Hill of Saris

Hill of Saris
‎Leaving the scene described on the Jerusalem road, Joseph and Mary would next pass the Hill of Sarîs. The village of Sarîs lies on the road from Jaffa to Jerusalem on a plateau with numerous olive trees. Winding up the side of another valley we ascend the hill on which lie the ruins of the ancient Sarîs. From the top of this hill a beautiful view of the tree-crowned, flower-decked plains may be seen, while beyond lies the silent sea shining in the sunlight. The hill wears a crown of wild olives, which graciously spread their protecting arms as if to shut out the very memory of the desolate ruins at their feet. “I have often tried,” says Thomson, “to realize the appearance of these valleys and hills around Jerusalem during the great feasts. Covered with olive groves, fruit orchards and terraced vineyards, beneath whose friendly bowers many a happy family and neighborhood group assembled, rising rank over rank to the very top of the mountains; I marvel that no artist has…

Calf of Dan

Calf of Dan
Illustration. The “calf of Dan” is a small cast image dating to the 2nd millennium B.C. It may have been a cult object used by Israelites, or by the Canaanites. The storm god of the Canaanites was often portrayed standing on the back of a bull. Thus the golden calf of the Exodus symbolized the presence of a deity, and clearly implied paganism.

Loving God (Deuteronomy 10:12–13). “Love” in Scripture is more than an emotion or feeling. God’s love finds expression in saving acts performed for His people. Those acts reveal not only His power, but His faithfulness, compassion, and commitment to His own. We know God through His acts, as those are recorded and explained for us in Scripture. These critical verses remind us that those who truly love God express their love in action too. They “walk in all His ways,” they “serve the Lord your God with all your heart and with all your soul.” They “observe the Lord’s commands and decrees.” We respond to God’s loving acts performed for us…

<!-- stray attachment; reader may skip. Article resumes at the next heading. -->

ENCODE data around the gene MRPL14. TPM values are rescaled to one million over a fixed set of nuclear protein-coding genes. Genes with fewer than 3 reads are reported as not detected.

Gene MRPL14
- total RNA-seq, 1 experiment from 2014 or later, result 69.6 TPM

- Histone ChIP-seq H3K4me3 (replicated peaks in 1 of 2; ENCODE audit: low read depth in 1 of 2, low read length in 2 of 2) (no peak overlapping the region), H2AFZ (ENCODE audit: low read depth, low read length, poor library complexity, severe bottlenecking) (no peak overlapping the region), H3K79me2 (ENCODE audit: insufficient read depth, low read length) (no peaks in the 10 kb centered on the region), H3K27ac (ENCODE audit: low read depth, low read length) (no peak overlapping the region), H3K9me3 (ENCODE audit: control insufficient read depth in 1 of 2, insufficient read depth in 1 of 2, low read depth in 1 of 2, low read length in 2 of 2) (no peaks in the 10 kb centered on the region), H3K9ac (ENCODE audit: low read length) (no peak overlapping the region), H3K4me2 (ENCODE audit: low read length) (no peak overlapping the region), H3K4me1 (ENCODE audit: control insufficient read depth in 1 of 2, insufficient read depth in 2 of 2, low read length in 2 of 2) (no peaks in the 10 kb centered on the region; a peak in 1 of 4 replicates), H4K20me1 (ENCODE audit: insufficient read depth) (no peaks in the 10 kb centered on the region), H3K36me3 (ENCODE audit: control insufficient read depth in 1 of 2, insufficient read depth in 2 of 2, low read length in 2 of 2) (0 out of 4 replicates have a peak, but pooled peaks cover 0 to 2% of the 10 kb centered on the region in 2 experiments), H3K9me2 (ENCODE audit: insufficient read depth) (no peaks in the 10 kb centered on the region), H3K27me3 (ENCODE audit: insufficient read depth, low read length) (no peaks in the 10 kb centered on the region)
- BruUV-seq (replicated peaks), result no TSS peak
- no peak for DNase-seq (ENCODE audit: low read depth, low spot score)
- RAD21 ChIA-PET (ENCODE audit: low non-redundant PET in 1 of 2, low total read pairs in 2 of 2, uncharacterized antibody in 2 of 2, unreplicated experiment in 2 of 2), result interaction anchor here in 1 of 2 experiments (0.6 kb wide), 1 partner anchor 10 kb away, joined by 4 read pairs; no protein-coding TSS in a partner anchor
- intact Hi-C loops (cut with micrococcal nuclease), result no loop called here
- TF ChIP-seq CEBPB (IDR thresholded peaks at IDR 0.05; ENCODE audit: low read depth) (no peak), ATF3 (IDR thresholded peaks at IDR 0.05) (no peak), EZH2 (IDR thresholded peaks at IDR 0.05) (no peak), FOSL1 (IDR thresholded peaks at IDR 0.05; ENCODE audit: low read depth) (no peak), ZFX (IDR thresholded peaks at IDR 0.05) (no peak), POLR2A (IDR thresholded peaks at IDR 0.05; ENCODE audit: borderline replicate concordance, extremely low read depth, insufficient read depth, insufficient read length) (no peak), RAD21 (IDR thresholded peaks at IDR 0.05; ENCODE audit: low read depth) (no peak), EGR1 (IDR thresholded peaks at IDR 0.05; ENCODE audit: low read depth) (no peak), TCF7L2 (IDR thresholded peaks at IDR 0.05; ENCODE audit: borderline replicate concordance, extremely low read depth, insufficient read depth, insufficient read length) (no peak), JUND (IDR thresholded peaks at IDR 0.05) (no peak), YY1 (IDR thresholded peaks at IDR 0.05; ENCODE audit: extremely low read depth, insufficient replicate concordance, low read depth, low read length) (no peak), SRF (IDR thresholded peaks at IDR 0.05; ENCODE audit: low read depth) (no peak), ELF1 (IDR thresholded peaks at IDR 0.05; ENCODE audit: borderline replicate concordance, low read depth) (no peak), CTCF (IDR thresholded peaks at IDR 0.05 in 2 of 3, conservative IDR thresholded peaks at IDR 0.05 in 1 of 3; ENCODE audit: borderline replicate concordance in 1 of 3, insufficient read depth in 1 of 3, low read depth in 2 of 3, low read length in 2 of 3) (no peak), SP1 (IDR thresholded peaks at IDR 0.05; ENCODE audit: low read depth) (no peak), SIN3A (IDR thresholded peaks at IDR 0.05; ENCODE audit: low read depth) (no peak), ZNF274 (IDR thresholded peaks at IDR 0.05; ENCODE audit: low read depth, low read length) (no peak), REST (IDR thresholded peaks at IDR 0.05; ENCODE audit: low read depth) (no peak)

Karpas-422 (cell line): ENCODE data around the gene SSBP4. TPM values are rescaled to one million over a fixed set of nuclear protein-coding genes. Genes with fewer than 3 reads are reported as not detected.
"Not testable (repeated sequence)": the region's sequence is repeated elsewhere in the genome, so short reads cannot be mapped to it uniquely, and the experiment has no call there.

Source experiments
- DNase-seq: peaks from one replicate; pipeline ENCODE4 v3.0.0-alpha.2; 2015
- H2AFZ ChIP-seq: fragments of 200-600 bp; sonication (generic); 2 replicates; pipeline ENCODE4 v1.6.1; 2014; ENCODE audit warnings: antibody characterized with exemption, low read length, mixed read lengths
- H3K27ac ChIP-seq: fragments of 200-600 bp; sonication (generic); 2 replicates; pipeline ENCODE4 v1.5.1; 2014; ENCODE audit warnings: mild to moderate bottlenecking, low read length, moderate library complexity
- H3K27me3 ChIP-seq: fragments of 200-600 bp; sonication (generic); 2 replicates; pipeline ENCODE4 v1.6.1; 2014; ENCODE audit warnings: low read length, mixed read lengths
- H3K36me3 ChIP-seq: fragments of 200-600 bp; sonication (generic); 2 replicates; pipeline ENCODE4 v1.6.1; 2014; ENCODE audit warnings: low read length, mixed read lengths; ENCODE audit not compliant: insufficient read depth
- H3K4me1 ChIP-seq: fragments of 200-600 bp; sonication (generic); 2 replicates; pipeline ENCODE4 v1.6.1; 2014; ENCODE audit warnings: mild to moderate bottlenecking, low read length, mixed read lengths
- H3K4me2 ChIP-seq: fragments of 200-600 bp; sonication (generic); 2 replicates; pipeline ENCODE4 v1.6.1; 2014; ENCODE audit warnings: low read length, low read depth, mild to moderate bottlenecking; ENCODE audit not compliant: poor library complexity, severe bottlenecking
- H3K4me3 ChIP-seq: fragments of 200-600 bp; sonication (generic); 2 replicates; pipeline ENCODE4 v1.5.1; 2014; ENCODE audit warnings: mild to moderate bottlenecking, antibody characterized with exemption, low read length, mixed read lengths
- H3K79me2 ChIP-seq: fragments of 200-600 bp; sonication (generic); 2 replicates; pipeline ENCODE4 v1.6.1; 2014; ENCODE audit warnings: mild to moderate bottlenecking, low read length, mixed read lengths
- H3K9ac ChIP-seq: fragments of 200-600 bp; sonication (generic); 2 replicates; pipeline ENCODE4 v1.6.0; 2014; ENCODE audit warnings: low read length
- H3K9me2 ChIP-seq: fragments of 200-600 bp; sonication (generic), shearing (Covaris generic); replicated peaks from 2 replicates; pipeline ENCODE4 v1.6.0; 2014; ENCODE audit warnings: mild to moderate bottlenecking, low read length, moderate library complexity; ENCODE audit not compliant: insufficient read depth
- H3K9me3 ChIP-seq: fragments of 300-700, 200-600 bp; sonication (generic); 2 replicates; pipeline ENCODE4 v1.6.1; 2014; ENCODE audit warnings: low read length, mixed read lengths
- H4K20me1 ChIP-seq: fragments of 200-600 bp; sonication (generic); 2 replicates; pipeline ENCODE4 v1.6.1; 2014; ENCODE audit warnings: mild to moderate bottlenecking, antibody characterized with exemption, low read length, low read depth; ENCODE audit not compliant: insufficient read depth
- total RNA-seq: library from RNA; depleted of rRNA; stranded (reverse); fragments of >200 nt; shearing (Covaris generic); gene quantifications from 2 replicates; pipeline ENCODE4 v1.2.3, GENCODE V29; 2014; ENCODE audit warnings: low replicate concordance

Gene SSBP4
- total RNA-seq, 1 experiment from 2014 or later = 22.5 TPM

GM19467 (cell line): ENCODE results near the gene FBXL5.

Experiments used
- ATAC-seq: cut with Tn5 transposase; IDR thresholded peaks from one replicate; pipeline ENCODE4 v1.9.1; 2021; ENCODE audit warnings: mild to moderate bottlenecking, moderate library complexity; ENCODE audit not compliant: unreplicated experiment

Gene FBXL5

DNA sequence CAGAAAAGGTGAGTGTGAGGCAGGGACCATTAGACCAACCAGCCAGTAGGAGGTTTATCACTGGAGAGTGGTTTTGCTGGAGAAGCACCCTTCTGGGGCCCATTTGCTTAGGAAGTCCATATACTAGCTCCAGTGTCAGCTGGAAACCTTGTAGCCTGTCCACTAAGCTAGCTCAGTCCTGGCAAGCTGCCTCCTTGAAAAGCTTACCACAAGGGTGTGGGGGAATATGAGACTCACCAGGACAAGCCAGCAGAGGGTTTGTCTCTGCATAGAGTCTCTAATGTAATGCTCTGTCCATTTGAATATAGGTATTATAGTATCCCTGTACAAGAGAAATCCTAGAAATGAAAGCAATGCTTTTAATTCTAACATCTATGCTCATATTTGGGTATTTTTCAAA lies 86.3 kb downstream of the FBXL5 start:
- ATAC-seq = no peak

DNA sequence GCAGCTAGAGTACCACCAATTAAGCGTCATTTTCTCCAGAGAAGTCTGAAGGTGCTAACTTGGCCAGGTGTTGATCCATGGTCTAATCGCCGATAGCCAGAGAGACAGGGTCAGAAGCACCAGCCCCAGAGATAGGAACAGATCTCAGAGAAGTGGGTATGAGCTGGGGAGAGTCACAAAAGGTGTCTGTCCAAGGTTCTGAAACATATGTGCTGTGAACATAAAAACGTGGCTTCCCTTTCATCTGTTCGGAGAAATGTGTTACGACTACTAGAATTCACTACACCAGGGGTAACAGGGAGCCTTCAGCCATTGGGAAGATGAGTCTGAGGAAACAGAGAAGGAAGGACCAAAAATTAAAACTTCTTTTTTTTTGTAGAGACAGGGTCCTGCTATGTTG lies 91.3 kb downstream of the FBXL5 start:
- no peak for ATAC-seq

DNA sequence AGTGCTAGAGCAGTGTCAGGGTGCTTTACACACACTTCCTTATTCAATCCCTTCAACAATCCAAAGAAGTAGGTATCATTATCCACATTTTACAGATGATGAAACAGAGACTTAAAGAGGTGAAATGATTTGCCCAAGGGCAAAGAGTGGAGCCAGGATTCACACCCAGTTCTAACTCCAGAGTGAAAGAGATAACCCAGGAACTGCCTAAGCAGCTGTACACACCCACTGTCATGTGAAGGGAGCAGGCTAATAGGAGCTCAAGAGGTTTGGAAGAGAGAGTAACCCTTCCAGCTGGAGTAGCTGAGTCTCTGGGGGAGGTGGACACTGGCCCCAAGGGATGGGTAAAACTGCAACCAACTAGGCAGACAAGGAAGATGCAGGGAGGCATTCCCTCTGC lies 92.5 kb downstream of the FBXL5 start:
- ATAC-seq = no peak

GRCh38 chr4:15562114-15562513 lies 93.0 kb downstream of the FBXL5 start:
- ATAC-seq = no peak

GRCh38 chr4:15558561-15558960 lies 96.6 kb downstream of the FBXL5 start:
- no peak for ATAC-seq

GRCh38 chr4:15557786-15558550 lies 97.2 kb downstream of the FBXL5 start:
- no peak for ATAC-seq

The Passing of the Third Day

The Passing of the Third Day Excerpt This third scene begins with the statement that at the arrival of Jesus, Lazarus had been dead four days (John 11:17). This notation was extremely important to those familiar with Jewish burial customs.312 The general belief was that the spirit of the deceased hovered around the body for three days in anticipation of some possible means of reentry into the body. But on the third day it was believed that the body lost its color and the spirit was locked out. Therefore the spirit was obliged to enter the chambers of Sheol (the place of the dead).313 The passing of the third day, therefore, signaled the conclusion of the last modicum of hope for the mourners. More Borchert, Gerald L. John 1–11.Vol. 25A. Nashville: Broadman & Holman Publishers, 1996. Print. The New American Commentary

Mandrake

Mandrake
‎Mandrake in Hebrew means “love plant.” The mandrake plant contains hallucinogens, but it can be poisonous. Its roots sometimes contain bifurcations causing them to resemble human figures. According to a legend already spread in the 1st century CE, it is perilous for humans to dig up the plant. One should rather bare the roots, and tie the plant to a dog. The animal could then safely pull out the plant. ‎Gen 30:14–16; Song 7:13

Nazareth: Basilica of the Annunciation

Nazareth: Basilica of the Annunciation